"If the left-wing demonstrators were not here, the struggle would be seen in an entirely different light", say representatives of the village's popular committee. "Their presence, and that of the press, protect us from the violence of the soldiers who know that they are being monitored and therefore cannot do what they want. We will succeed in the end as we are stubborn, and every Friday, without exception, we will continue to come here with the Israelis and the international activists and demonstrate till our lands are returned".
Acram Hatib, a Palestinian activist and member of the village's popular committee, says that one of the most encouraging things in his eyes is to see Shalif every Friday. "Closure, curfew or shooting, I will always see Ilan and his gray hair here", he says while trying to restrain the stone-throwing kids.
"Wow, respect!", a young woman with short black and red hair exclaims loudly when she observes the presence of Ilan there. "This is a very dangerous place, and I hesitate every time I have to come. And to see him, in spite of his age and everything, I really have great respect".
Roni Barkan from the "Anarchists Against The Wall" movement sees in Shalif a personal role model. "I nearly never express myself in similar words, but in my eyes he really deserves admiration. What is so beautiful about Ilan is that he may be 70, but he has the soul of a child. He does what he feels is right and lives his life this way, despite the price he has to pay for it". [He still does not recognize that others too are motivated like him by the joy of rebelliousness... - I.S.]
Shalif himself, on the other hand, does not feel any different when he looks at the young crowd participating in these demonstrations.
L. S.: "You know that there are not many people at your age that bother to come to Bil'in in order to demonstrate?"
I. S: "Right, there are not many people of 70, but this is what I love doing and this is what I believe in. I cannot see myself doing anything else. When I was a child I was very hyperactive and I think that a little of that remained. I don't feel the need to sit around at home and rest. I may be a bit older, but inside I know I am still young. There are people my age who relax from other things and who busy themselves looking for something different or strange. I don't think I'm strange or exeptional. In addition, I think that because of my age the soldiers treat me relatively leniently. Maybe even pity me. They always hit the youngsters, and time after time I remain unharmed. [Not really perfect immunity, as the soldiers often indiscriminantly attack both old and young, Palestinians, Israelis or foreigners, demonstrators or press workers, males or females... I. S.] Once, a few months ago, we were sitting on the road in protest. The soldiers came and carried all of us away, one by one, except for me. At one point I looked around and saw I was left alone on the road. I think that my age is thertaily gives me a kind of immunity."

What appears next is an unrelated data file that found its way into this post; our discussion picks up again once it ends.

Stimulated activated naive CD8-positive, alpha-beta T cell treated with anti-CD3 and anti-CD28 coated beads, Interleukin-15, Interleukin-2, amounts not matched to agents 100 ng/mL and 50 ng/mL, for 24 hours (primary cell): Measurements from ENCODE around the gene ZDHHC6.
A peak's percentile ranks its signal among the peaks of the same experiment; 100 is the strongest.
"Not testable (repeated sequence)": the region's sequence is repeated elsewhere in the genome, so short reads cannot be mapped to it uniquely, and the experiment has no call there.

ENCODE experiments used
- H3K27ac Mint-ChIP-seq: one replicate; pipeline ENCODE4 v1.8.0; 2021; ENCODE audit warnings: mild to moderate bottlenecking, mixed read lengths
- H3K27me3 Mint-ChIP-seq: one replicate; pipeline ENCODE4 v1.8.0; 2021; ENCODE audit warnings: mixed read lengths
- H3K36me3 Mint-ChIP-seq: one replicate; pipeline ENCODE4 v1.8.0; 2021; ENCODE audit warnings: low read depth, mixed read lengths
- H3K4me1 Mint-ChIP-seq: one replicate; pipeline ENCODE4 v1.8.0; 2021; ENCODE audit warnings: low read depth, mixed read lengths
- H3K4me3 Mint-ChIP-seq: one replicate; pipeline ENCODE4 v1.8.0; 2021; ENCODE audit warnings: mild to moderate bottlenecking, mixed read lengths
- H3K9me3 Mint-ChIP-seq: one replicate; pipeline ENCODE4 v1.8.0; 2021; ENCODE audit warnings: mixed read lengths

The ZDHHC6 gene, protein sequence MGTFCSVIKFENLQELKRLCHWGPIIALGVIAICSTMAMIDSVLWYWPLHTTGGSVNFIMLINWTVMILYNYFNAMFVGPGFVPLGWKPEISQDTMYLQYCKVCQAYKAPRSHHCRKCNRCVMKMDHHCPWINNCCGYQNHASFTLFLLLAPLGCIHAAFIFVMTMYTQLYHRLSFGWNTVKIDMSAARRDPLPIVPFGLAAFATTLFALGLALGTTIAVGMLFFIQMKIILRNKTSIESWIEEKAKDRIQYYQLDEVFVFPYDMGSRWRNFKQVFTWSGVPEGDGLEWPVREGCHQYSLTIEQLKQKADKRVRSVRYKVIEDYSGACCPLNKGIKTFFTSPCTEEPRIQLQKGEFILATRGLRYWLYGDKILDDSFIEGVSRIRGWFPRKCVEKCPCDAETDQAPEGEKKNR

L. S.: "And what does your wife have to say about this?"
I. S: "We do not argue any more about it. She worries about me, but she knows that in the end I will do what I want. I simply do not believe that I can just sit at home, having spent my whole life as an activist. I don't really know what could change to make me want to stop".
ANARCHIST SINCE HE WAS 9
As for the identity crises that most of us go through every few months on average, Shalif's identity was already firmly established in his childhood. At the age of 9, he already knew he was an anarchist.
"We were in the classroom and all the boys decided to boycott the girls", he recounts the moment of truth. "I refused. I just did not agree at all as I was friends with the girls [I used to play with some in the small neighborhood I grew up in - I.S.] and did not believe in that stupid boycott. Later, [and more so after the boycott was over - I. S.] no-one befriended me for a while or invited me to parties. That was when it started, when I knew that I would always be different".